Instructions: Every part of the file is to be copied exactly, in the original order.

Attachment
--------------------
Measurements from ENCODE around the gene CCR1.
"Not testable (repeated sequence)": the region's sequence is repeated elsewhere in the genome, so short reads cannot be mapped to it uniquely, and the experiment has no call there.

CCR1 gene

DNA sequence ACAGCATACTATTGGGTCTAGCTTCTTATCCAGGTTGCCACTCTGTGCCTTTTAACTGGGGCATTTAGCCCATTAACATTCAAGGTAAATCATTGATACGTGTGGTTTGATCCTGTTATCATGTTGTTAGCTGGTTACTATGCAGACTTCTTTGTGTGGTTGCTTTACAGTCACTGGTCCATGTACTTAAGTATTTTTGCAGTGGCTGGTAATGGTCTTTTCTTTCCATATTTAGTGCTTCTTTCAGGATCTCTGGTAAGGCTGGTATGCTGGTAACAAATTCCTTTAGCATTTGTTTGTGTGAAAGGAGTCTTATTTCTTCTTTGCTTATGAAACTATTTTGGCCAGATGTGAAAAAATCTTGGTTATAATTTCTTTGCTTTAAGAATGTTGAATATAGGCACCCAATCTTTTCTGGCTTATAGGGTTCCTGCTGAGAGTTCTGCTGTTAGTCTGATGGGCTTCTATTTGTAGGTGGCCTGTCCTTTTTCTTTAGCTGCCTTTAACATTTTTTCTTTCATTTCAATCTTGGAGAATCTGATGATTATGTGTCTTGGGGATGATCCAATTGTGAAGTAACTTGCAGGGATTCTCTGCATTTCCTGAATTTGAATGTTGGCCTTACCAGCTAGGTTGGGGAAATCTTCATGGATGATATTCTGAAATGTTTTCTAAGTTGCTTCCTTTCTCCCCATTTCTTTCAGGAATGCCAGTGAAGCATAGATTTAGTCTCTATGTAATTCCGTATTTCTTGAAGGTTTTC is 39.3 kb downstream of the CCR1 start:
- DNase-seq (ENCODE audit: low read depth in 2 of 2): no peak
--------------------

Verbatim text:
Measurements from ENCODE around the gene CCR1.
"Not testable (repeated sequence)": the region's sequence is repeated elsewhere in the genome, so short reads cannot be mapped to it uniquely, and the experiment has no call there.

CCR1 gene

DNA sequence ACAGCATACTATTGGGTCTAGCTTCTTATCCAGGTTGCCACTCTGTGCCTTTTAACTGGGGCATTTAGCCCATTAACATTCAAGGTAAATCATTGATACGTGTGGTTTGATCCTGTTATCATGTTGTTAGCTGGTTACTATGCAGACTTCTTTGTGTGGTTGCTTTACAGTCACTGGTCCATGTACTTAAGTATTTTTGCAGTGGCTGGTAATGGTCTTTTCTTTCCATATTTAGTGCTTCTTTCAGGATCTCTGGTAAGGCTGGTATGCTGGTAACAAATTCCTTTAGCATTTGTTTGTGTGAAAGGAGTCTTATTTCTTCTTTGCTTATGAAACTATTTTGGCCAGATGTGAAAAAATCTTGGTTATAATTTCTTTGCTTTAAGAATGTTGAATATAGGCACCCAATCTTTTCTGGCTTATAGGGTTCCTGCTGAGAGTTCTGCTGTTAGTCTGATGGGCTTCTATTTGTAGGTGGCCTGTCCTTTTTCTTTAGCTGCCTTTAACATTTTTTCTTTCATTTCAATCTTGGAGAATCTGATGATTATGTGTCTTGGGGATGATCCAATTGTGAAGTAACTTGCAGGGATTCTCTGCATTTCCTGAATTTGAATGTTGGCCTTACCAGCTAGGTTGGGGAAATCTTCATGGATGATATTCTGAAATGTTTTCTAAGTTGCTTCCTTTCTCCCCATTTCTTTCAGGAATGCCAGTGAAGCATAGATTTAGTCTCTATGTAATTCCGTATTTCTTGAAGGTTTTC is 39.3 kb downstream of the CCR1 start:
- DNase-seq (ENCODE audit: low read depth in 2 of 2): no peak